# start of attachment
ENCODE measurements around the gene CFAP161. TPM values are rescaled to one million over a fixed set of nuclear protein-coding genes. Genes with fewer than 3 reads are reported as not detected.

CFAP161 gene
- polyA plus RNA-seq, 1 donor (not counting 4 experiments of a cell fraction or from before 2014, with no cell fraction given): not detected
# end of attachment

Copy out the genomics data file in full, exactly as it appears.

ENCODE measurements around the gene CFAP161. TPM values are rescaled to one million over a fixed set of nuclear protein-coding genes. Genes with fewer than 3 reads are reported as not detected.

CFAP161 gene
- polyA plus RNA-seq, 1 donor (not counting 4 experiments of a cell fraction or from before 2014, with no cell fraction given): not detected